These Times, They Are Crazy: Dealing with Isolation with Dr. Brunel

Isolation is an effective and well proven infection control strategy. During an epidemic, the isolation and treatment of infected patients together with the quarantining of those who could have been infected represent the most effective control measures.

Unfortunately, it is also expected that if you isolate people long enough, they will go crazy.

We are social animals. Isolation is therefore stressful, and as any other stressor it has a negative impact on our health.

Mass isolation and quarantine can inflict significant social, psychological, and economic costs. Loneliness is recognized as being bad for someone’s well-being. Studies show that loneliness shortens life.[i] When we feel alone, we are more likely to experience anxiety, depression, irritability and stress. Newer research has also established that loneliness is bad for our heart, increases blood pressure, promotes obesity and weakens our immune system.[ii]

To make all of this worse, there is stigma associated with loneliness. We think that if we admit we are lonely, it means others do not want to be with us. Although we may be less reluctant to admit that we are lonely in a pandemic, the numbers are staggering. In Canada, prior to COVID-19, 1 in 5 Canadians reported feeling alone.

Social isolation of course is not the same as loneliness. Isolation is the physical separation from others, loneliness is the distressed feeling of being alone. It is possible to feel lonely while among other people, but also be alone yet not feel lonely.

There are some tools available to assess loneliness, the UCLA Loneliness Scale being one of the most popular.

How do we reduce isolation and prevent loneliness amidst COVID-19?

Connect in other ways. The best way to overcome loneliness is to cultivate your current relationships, or to form new ones.

Technology is often blamed for isolation because people spend too much time on social platforms and not enough time interacting with others. However, studies show that technology can also help reduce loneliness.[iii]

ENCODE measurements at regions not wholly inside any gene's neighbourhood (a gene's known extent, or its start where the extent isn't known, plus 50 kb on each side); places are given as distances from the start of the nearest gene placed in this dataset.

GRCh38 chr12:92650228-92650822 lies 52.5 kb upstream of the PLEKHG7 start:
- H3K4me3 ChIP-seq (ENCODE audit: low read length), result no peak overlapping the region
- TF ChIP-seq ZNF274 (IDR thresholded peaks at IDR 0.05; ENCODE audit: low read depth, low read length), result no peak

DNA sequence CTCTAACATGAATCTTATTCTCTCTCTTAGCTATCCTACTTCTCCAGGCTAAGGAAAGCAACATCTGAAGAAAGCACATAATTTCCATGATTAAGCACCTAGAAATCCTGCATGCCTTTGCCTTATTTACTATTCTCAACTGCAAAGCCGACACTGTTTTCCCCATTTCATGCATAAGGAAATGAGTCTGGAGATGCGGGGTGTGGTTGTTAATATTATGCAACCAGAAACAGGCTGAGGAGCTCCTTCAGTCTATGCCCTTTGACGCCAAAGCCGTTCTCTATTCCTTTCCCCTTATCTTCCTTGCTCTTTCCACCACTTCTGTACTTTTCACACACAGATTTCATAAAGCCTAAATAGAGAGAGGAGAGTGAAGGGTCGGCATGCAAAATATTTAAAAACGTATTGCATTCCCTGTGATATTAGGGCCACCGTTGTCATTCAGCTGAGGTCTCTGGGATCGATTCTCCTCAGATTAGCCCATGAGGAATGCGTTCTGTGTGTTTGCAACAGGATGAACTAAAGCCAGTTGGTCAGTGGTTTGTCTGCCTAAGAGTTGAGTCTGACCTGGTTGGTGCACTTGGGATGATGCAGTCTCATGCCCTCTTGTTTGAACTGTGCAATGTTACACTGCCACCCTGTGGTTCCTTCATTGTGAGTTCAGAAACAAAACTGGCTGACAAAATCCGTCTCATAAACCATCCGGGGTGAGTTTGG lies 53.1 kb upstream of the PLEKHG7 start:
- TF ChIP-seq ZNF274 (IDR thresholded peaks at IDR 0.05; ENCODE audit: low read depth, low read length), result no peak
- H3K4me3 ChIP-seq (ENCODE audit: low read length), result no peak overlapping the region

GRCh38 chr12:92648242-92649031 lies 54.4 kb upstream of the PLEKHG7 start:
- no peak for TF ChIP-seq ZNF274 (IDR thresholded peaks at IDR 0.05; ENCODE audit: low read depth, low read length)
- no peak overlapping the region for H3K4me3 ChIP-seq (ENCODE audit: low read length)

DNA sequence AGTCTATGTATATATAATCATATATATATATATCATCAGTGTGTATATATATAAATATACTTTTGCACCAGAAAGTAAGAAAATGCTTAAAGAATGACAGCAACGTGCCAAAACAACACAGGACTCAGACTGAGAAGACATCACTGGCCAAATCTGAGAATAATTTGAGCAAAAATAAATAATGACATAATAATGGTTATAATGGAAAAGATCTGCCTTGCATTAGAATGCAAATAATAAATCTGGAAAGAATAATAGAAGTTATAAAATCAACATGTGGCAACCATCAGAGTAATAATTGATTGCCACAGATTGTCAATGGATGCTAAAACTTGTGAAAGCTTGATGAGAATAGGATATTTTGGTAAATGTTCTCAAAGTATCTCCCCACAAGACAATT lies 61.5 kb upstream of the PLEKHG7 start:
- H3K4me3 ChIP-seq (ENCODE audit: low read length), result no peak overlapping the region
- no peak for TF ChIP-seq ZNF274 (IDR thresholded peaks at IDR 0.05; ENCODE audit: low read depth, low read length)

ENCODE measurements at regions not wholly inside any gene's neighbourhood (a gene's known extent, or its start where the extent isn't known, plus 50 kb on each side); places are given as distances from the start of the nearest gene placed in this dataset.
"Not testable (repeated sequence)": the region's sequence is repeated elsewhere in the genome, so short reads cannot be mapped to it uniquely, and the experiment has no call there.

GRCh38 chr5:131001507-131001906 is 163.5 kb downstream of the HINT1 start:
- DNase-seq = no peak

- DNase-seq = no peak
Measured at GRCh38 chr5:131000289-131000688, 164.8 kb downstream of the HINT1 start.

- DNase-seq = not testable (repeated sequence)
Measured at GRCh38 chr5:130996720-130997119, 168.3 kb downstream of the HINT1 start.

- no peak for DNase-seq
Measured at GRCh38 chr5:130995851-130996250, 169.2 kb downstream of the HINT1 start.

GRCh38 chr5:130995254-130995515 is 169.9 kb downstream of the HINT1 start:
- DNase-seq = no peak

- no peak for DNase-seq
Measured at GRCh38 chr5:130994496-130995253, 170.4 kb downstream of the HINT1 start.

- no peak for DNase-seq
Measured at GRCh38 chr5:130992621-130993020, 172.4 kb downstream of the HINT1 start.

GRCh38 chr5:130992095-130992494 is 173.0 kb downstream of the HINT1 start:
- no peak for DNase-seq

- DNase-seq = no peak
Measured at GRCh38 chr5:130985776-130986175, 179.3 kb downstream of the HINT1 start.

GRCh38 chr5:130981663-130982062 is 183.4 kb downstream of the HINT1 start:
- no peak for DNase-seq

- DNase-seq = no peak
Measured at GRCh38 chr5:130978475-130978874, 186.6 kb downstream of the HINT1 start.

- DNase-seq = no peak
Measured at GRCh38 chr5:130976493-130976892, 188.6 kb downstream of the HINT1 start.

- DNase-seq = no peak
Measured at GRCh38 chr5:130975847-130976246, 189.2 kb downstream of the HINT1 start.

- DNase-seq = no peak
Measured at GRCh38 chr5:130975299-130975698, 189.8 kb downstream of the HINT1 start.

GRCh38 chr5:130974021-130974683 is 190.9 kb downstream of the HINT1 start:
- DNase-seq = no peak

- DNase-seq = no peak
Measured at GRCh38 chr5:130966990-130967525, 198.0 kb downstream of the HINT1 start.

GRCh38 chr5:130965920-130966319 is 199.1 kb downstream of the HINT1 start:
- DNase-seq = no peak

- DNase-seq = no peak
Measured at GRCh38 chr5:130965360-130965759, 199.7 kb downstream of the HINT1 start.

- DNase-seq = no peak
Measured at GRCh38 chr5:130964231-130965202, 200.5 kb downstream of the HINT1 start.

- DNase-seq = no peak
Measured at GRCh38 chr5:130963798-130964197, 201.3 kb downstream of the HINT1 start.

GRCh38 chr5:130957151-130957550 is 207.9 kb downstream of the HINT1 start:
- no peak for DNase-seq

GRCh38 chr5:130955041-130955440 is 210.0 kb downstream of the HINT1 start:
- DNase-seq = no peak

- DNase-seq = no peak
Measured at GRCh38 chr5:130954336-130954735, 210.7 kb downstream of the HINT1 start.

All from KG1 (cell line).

Check in with your tribe. Send short messages through text or email.

Call your family and friends, or even better use video chat. This is the perfect time to practice your social skills on technology. Studies show that videoconferencing helps to reduce loneliness in a family member who feels isolated.[iv]

Try to create new online friendships, join chat groups and forums on topics of interest to you.

Unleash the power of your psyche. Mindfulness, guided imagery, meditation, progressive muscle relaxation can all help reduce stress and improve mood.[v],[vi] They are easy to perform at home.

When in doubt add some humour.[vii] Read a funny book or watch clips of your favorite comedian.

Reading can be particularly helpful. Books allow us to engage with a story and its characters which reduces loneliness.

Spending time constructively helps to reduce loneliness. Work on developing a new skill or absorb yourself in a leisure activity like creative writing or craftwork.[viii]

Exercise brings about a satisfying kind of tiredness. If you are anxious or depressed, try to schedule up to one hour of cardiovascular exercise per day. If you are in isolation you will need to exercise inside your house. Be creative but classics such as jumping jacks and burpees always work well.

This may be a good time to adopt a pet.[ix] Some local animal shelters are also looking for volunteers.[x]

Busyness can be viewed as an end in itself. Establish a routine for your work and exercise. Try to schedule one activity that you look forward to everyday.

Importantly, remember that although activities focused on productive engagement reduce loneliness, passive activities with no explicit goal or purpose such as TV watching, do not.[xi]

Above all, remember that the freedom to choose one’s attitude always remains.

[i] Holt-Lunstad et al, 017

[ii] Petitte T et al. 2015

[iii] Tsai et al. 2010

[iv] Tsai et al. 2010

[v] Creswell et al. 2012

[vi] Saito et al. 2012

[vii] Tse et al. 2010

[viii] Brown et al. 2004, Pettigrew & Roberts 2008, Tse 2010, Toepoel 2013, Heo et al. 20

[ix] Krause‐Parello 2012, Banks and Banks 2005. Banks and Banks 2008.

[x] https://www.calgary.ca/CSPS/ABS/Pages/Volunteering/Paws-pal.aspx

[xi] Howat et al. 2004, Pettigrew & Roberts 2008, Toepoel 2013

Ludovic Brunel, Naturopathic Doctor

Dr. Ludovic Brunel graduated with a degree in Human Nutrition from McGill University in Montreal and pursued his studies in Naturopathic Medicine at the Canadian College of Naturopathic Medicine in Toronto.


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